The only time it may make sense to have a lead record when a contact already exists is if you have a PLG motion that allows people to sign up for your product with a personal email address and only requires a lead record because you don’t need company information until after they purchase an upgrade.
There are few exceptions that make the lead object an attractive option in B2B, and most of them evolve around an extremely short buying cycle or a direct-to-consumer motion.
If you’re short on time and are looking for easy ways to make a messy database cleaner, you can try matching and duplicate rules in your CRM. You can determine how stringent or lax the rules are, whether they fire for specific roles or profiles, and create fields to prevent them from firing on certain records at all.
Warning: If a lot of thought is not put into duplicate rules, you can cause a lot of problems for people trying to fill out a contact us form, block integrations, and frustrate the crap out of end-users.
LeanData, Ringlead, Cloudingo (now Symphonic Source), and a few other platforms have deduplication products. Before you turn these on, you’ll want to discuss whether or not the logic is customizable. For example, you’ll want to know if you can include or exclude certain fields from being considered in the matching formula and what fuzzy logic options they have (for example, can the application catch a match that may be misspelled?). You’ll also want to understand if the record is merged properly and historical data is thereby retained.
Unfortunately, you probably won’t be able to turn off the lead object (restrict access). Many integrated platforms and forms rely on the lead object to transfer data. By passing in lead information, the form can require less information and does not have to spend processing resources trying to figure out if there’s a match.
You also may not be able to address historical data without manual intervention or significant review. Campaign Member tracking, in particular, can be very problematic due to member limits.
While we don’t see getting completely away from the lead object in the short term, there are options to minimize your lead records to an absolute minimum. These records should only be created for people with personal email addresses with no way to associate them with a company.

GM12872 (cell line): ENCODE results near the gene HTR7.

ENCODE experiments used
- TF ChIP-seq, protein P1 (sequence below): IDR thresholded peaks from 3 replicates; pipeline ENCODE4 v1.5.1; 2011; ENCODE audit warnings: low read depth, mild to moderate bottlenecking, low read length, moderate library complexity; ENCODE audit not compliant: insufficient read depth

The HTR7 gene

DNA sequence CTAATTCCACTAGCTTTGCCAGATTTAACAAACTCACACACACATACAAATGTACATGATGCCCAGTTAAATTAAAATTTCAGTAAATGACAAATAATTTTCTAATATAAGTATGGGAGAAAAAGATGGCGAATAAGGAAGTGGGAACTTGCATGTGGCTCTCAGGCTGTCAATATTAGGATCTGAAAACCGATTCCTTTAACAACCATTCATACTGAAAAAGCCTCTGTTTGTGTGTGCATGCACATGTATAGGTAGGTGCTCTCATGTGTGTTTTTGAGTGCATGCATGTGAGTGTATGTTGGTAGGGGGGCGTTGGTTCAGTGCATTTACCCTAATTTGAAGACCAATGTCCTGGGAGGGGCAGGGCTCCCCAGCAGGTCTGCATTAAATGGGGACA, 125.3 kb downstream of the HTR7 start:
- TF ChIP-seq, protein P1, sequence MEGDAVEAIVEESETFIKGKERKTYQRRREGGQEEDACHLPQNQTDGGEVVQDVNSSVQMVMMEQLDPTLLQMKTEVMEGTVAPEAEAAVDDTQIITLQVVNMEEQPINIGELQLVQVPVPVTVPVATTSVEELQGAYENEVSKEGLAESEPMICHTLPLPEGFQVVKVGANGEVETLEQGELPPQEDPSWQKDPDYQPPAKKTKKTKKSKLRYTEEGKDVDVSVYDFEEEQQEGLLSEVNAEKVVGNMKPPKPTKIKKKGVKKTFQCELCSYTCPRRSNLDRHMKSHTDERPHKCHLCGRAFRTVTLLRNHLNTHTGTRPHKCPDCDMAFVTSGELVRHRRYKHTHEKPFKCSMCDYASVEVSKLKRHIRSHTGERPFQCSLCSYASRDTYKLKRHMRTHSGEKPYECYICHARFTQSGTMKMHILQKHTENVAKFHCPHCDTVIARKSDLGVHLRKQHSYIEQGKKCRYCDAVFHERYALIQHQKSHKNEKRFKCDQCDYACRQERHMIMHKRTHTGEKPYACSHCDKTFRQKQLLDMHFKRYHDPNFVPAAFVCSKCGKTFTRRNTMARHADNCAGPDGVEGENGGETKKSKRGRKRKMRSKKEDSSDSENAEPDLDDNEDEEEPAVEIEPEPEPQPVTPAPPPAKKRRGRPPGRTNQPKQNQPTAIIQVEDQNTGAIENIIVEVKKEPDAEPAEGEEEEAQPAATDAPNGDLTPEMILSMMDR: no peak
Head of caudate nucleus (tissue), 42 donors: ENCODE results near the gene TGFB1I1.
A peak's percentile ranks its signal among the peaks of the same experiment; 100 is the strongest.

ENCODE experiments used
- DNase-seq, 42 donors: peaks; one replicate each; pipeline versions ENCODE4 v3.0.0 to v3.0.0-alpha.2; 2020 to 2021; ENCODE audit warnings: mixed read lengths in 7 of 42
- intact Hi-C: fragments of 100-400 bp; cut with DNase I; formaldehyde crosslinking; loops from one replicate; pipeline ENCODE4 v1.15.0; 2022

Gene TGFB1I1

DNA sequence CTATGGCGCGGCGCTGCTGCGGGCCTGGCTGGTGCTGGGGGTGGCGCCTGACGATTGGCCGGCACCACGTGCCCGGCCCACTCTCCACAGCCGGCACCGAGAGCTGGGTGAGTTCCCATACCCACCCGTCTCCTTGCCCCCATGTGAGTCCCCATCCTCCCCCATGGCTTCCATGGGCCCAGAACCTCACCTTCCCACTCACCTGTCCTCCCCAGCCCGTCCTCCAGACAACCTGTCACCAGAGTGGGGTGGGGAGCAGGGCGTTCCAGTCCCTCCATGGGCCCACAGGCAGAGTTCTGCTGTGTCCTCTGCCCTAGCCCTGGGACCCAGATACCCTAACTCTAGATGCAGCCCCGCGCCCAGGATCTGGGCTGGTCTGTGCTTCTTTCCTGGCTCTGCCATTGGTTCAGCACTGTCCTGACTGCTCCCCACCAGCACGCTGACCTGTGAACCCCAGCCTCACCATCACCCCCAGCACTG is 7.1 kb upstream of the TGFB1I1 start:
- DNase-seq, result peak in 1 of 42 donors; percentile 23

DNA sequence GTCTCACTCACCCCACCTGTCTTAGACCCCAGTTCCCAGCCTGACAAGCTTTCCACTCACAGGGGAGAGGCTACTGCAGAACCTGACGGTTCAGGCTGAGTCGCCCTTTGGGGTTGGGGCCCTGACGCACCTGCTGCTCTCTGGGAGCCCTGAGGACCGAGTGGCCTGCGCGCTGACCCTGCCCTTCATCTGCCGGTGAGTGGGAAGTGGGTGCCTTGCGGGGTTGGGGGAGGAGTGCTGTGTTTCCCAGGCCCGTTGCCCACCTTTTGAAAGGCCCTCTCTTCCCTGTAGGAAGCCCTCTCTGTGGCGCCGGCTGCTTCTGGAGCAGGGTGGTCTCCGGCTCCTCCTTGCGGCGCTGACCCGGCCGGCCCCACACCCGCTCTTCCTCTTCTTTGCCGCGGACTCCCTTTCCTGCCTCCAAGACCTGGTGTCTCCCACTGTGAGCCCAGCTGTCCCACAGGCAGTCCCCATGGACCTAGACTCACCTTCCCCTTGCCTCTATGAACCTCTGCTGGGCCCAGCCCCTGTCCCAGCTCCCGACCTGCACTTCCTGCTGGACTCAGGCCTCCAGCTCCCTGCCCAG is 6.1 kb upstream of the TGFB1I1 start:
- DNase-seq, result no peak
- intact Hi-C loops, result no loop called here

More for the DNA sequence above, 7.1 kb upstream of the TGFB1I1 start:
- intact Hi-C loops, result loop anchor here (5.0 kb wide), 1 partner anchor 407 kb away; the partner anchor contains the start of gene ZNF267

At its simplest level, we’re suggesting you convert leads to contacts whenever possible following this logic:
Not all marketing automation platforms have an account object. Some will require you to set this data up in a custom object or not allow you to have account records and use lookups to bring in needed data. If this is the case, trying to convert and merge lead records into contacts will be very difficult.
That isn’t to say that your platform can’t identify existing person records with matching email addresses and append additional campaign data on these records. You should have this turned on if it isn’t already automatically running. All marketing automation platforms should be able to determine if the email address already exists on a contact record and, if so, append the data to the existing record.
If you have a marketing automation system like Hubspot, it is possible to set up workflows to create contacts instead of leads. Suppose you determine that contacts should only be created. If Hubspot doesn’t find a matching account and contact, Hubspot will create the contact first with a blank account, determine whether or not you have a matching account based on domains (or assumed domain if website data wasn’t collected based on email address), and then create the account or associate the record with the matching account.
Warning: If you have a process to assign orphaned contacts to a catch-all account, be sure to delay the process. If Hubspot finds the record already has an associated account, it will assume it doesn’t need to perform any further action.
Once a lead record lands in your CRM, you can kick off a process to see if the record already exists as a contact or if the account already exists. In Salesforce, this logic can run in flows. When the flow determines if and how you want to convert the record, you’ll need to use Apex to handle the conversion to properly trigger merge functionality and retain related records.
Suppose you have a talented business intelligence team or the right skill sets in your RevOps department. In that case, you can set up a two-way integration with Salesforce and handle matching and merging logic in your database.
The benefit of taking this path is that you have complete control over the process and can be as granular as you would like when it comes to logic. The downside is your team will have to do a lot of testing to make sure that records related to your leads and duplicate contacts are moved appropriately and saved.
We hope you found this guide useful! At the very least, we hope you’re reassured by the fact that other companies have successfully implemented ways to minimize their use of the lead object and have seen big benefits in how this has improved their data hygiene and simplified their reporting.
Sales kick-offs are more than an opportunity to come together, they solidify plans and expectations while setting a tone and building on the past
Accelerating deals is the bread and butter of sales. But, what do we do when there’s too many tools to make sense of? Real-time enablement is one answer.